I’ve been thinking and reading about consumption as seen through the eyes of evolutionary psychologists for some considerable time. This ties in with my interest in well-being economics, particularly the question of why we do things that don’t necessarily make us happy. From an evolutionary perspective, the answer is quite simple: human happiness mechanisms are purely means to an end in evolutionary terms, not ends in themselves. Frankly, our genes don’t care if we are happy; rather, they care that we survive, reproduce and help our close kin to survive and reproduce.
There is scope for reciprocity and trust in this Darwinian jungle. But such higher moral values are again just tools, albeit sophisticated ones, to further our genetic inheritance. We may act altruistic, but this is to either earn potential altruism in return at some future date or purely to signal our superior intellectual or physical fitness.
The human mind is an amalgamation or collection of domain specific computational systems, each of which evolved to solve a specific adaptive problem: find a mate, avoid predators, find nutritious food, avoid poisonous foods, invest in kin, build coalitions and friendships. Each of these important problems would necessitate some adoptive solutions that are ultimately incapsulated in our human minds….
….This is very much well-described by the Swiss Army Knife metaphor. So if you think of the Swiss Army Knife, it is an amalgamation of different knives each of which serves a different function.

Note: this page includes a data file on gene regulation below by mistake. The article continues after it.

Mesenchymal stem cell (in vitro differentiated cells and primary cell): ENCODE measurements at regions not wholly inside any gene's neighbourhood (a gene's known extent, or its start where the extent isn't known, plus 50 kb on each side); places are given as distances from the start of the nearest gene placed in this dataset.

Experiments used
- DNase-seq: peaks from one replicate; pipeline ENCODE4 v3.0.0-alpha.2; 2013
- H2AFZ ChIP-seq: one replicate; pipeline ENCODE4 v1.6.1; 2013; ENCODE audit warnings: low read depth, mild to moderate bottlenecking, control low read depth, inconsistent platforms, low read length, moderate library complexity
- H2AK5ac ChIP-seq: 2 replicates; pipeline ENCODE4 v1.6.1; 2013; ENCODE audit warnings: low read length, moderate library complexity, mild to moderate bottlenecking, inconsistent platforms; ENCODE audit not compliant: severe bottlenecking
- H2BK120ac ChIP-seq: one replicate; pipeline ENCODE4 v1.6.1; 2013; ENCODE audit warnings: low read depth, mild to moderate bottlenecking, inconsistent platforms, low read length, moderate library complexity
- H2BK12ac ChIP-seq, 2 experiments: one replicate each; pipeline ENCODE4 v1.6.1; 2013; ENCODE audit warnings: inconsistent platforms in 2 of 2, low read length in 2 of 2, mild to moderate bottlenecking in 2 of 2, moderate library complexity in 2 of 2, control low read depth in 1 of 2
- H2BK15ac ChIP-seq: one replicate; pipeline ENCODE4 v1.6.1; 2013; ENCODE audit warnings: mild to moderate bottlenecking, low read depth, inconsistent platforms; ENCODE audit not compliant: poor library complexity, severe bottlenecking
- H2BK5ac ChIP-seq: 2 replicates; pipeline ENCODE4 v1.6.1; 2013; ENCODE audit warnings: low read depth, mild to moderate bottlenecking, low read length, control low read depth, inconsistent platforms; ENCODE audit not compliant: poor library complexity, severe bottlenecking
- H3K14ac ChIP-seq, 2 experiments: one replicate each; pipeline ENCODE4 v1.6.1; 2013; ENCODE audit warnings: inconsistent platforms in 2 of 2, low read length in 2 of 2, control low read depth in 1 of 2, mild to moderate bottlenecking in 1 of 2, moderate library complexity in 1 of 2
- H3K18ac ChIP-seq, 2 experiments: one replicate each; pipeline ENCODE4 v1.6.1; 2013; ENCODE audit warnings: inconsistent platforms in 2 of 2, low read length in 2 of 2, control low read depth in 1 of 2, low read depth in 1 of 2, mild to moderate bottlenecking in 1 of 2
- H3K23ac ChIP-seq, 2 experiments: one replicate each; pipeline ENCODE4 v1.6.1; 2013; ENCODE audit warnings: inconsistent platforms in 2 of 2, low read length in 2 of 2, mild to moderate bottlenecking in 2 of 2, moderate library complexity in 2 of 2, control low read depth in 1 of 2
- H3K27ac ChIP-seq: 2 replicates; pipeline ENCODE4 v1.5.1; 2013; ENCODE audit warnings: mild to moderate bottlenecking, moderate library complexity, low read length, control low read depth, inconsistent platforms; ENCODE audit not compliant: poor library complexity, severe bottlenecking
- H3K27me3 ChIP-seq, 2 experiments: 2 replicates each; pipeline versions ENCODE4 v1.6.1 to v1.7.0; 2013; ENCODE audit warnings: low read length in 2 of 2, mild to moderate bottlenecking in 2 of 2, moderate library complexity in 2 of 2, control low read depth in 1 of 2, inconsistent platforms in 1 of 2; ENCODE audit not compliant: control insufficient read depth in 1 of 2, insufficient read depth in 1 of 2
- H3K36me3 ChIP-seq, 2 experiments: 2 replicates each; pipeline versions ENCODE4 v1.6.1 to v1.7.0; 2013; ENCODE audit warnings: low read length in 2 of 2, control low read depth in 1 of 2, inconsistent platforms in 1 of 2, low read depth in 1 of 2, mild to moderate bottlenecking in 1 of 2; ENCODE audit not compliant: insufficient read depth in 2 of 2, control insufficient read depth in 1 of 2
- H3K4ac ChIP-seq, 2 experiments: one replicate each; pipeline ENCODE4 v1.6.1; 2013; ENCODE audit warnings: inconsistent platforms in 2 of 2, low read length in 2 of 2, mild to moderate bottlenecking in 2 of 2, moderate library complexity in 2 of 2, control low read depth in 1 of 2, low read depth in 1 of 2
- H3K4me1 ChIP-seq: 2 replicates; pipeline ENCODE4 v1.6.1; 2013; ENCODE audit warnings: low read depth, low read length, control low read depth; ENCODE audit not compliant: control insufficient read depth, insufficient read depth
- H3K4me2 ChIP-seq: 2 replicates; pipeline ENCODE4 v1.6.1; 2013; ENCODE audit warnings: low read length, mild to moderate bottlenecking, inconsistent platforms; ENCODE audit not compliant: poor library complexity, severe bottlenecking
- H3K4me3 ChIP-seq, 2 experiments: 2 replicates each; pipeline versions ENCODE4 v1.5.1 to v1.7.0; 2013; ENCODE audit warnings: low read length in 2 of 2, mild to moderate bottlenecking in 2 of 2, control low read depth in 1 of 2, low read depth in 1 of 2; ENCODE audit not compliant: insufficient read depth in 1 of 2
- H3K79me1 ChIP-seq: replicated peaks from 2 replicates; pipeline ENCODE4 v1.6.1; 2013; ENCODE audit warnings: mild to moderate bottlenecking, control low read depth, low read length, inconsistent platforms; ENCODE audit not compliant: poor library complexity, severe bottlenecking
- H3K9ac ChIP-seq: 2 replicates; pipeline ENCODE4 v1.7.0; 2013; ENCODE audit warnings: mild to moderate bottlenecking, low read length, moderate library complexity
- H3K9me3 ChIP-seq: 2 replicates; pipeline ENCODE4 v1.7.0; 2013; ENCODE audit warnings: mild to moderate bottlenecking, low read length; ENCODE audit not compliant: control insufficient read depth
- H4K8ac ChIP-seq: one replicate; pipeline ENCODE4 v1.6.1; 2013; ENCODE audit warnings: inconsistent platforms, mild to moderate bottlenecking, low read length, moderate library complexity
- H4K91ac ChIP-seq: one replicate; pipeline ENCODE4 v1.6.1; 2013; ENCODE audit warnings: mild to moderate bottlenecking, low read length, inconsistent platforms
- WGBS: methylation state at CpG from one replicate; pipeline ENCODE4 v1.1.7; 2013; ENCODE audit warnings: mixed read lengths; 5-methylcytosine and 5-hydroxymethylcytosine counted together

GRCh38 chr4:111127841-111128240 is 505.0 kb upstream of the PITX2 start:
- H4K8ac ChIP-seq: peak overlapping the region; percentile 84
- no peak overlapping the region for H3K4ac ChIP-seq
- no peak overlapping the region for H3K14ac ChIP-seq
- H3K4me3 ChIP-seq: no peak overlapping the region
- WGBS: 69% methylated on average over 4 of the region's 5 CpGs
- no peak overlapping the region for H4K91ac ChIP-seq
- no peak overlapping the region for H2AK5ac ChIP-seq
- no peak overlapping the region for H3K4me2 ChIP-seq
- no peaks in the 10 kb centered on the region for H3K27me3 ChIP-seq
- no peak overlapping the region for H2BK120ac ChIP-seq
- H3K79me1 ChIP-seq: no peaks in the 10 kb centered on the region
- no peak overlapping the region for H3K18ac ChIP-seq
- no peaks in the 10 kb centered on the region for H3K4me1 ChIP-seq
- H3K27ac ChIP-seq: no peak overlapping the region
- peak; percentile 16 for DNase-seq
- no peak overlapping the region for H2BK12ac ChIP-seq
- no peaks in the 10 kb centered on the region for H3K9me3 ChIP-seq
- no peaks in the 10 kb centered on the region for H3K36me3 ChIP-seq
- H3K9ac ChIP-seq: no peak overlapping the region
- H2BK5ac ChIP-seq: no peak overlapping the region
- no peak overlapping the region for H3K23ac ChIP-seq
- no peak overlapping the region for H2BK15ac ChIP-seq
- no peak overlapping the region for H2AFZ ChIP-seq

Saad doesn’t address the issue of happiness and well-being. However, if you follow his logic, happiness is a dog treat to get our minds to perform these computational tricks. But you don’t give a dog an infinite series of treats after performing one trick. Likewise, we never remain in a permanent state of bliss regardless of our individual evolutionary successes.
An evolutionary psychologist who does delve into the link between evolution and happiness is David Buss of the University of Texas. In a paper called “The Evolution of Happiness“, Buss starts by emphasising that we do what we do because such strategies were successful in the past. Those that may have adopted different strategies in the past are no longer with us, suggesting such strategies were either inferior, or just met unlucky fates. Continue reading